Luke is willing to privately coach cabin crew hopefuls for S$200 instead of the usual fee of $400. This offer is available for a limited period only.More info is at

For SIA cabin crew hopefuls here

Monday, 2 April 2007

The going got tough and my ex colleague......

The senior crew in those days,like I said before gave us the newbies, a rough time. The treatment in a way, fortified and toughened us. But there were newbies who can't withstood the pressure and they went bonkers,one even committed suicide.
TQ joined the airline around the same time as me. We sort of got along well as new flight attendants. We did share hotel rooms and talked about lots of thinking concerning work as well as the good,the bad and ugly senior crew.
We shared the bad experiences we had.
TQ,from the start,I felt was not strong mentally. He was scared of many things.One of them was ghost and the other were the senior crew.
He was badly treated because he did not perform his job to the standard required by the seniors.He was also not sociable and didn't mixed around with the crew during the night stops.
In this line,one has to be street smart. For example, you must know how to please the chief and leading stewards as well as the senior girls. As a junior steward, it was expected of us to know the drinks and food our seniors consumed. We had to do our homework and find all these information even before we got to work under them.
Once we were rostered to fly with these seniors, we had to know their profiles. Asking them what they would like to drink would have been unsatisfactory. We should know and prepared their drinks when the aeroplane was on ground eg. coffee with or without milk with so many cubes of sugar. If we didn't do our homework and worst still if we forgot to serve them before anybody,we would have a miserable time on the flight. We would be "zapped" and given bad reports.
TQ might have failed in these areas and as a result the seniors ganged up together and treated him badly.
Subsequently, TQ had a mental breakdown and was sacked.
TQ was in IMH (Known then as Woodbridge Mental Hospital) for a while.
After his discharged, when some of us visited him at his house, he showed us something that was horrifying. He took his goldfish out of the tank and called each one of them by the name of the senior crew, who had treated badly and sliced them to death. He even mentioned Mr. P who was the senior staff in our office. That showed, even when he was insane, he never forgave those people who had harassed him.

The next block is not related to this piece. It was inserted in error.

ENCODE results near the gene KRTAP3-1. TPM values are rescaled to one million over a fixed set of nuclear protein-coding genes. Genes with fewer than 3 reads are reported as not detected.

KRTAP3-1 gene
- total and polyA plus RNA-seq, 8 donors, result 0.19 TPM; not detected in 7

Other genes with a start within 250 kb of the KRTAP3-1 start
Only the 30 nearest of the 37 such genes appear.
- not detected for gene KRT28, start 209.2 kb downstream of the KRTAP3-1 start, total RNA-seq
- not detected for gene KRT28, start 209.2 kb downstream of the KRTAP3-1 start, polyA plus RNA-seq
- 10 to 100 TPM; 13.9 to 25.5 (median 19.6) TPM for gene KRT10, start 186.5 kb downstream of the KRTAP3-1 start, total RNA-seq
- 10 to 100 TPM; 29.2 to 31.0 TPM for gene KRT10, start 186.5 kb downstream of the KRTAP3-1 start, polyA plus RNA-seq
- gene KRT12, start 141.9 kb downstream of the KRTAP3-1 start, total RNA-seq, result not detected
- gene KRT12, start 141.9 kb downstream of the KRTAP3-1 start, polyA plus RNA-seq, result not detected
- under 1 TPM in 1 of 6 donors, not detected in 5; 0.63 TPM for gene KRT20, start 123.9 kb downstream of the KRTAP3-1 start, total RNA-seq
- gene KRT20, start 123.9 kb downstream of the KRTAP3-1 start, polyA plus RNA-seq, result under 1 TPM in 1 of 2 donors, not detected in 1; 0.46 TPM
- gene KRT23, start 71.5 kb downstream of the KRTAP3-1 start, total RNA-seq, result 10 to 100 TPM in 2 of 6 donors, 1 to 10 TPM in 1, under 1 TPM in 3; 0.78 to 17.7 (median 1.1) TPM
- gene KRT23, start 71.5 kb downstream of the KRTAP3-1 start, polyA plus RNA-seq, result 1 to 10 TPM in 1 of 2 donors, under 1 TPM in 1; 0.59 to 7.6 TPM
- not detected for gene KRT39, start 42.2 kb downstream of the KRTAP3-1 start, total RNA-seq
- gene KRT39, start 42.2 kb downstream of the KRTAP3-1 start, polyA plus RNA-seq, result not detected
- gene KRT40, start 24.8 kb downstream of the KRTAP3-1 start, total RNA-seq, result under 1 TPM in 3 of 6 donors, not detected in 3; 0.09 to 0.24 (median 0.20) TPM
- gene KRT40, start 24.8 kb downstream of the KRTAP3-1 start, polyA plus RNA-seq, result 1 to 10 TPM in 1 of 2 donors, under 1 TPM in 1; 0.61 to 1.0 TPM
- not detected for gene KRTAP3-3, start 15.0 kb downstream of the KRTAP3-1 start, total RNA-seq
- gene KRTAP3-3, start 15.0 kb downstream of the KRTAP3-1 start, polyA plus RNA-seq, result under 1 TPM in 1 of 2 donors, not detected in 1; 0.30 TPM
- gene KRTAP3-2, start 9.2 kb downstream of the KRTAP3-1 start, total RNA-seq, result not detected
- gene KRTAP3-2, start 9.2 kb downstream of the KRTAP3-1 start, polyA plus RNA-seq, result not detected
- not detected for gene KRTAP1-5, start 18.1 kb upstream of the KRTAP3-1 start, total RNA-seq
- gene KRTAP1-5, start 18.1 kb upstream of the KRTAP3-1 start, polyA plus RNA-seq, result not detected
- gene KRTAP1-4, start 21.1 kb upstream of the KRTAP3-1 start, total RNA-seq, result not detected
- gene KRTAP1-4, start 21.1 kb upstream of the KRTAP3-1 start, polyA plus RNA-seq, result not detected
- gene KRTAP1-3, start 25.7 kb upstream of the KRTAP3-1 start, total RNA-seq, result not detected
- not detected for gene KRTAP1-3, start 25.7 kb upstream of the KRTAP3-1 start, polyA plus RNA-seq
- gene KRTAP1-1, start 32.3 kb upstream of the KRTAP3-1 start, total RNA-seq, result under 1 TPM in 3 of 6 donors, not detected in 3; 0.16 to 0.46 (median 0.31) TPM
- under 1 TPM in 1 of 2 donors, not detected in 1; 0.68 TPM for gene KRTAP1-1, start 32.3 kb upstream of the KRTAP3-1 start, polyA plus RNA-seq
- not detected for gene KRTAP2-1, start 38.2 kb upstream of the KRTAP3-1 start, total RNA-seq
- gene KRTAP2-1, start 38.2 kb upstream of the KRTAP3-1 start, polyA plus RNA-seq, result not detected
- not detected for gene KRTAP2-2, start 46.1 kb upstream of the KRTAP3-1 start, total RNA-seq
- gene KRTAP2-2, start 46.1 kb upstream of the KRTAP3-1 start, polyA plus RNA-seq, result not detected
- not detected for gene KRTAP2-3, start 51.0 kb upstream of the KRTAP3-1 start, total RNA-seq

Not long after the scary incident,TQ committed suicide.
However,no senior crew really cared whether he lived or died.
The incidence broke my heart and I vowed that one day,if I ever become a senior crew,I would never repeat what those people had done to the juniors.


gsl said...

True. Treat others with respect no matter what your rank is. BT, I respect u for that.

Anonymous said...

Sze Li,Thanks for taking time to comment. I visted yr blog so many times but it was difficult to navigate around. Dont think "multiply" is easy to use.

Anonymous said...

don't be ridiculously silly. how do you check on your seniors' favourite drinks etc when you have 7000+ crews now? even so back then, it would be acceptable to offer them drinks or ask before you offer? i realised your opinions are one sided and im amazed by how much visit your site and still believe in it!

Anonymous said...

You there,seems to be very naive cos back then we had about 100 crew, out of which maybe 20 were LS and CS. So we got to find out from the snr galley stewards about the choice of foods and drinks the LS & CS liked.If u have senior friends,i mean really senior in age too, who used to work for MSA/SIA,ask them.
Dont u worry about my visitors. If u think I am bullshitting then plse go somewhere else...Oops sorry huh ppl like me shouldnt be soo rude...hehehe

Allied said...

I can relate to your story.
Whilst during my time (MH) we had probably around 300+ supervisory crew, and you kinda automatically profile them so that your flights are smoother without incident.
Like there was this IFS (SCS those days) which most would fear, but during my first flight with him, I was careful enough to review all my work, so that I will be prepared.
He did not bother me after asking three questions.
My next flight with him was years later, when he assigned me a 'good' position to work, and also had time to talk to me. Unfortunately, I had an accident in LAX, and was to pax back, but after a nights rest, my swollen knee actually healed and he gave me the option to work back, in view of the allowances that I was going to earn.
Seniors are humans too.
Till today, I remember his good deed and understanding.

BT, thanks for reminding me of some of my years in the airlines...


Anonymous said...

Hi Allied!..Thanks for appreciating my stories. That idiot annoymous can't empathize or relate to my story and thus passed stupid comments.
I agree with u,the snrs are human too. Once u showed respect and interest to them and yr work,then they will treat u with respect too.It was the same in the army or anywhere else too.
Thank you again for your little story. Do U wanna to share yr stories with us here. I will publish them for U and use yr name ok?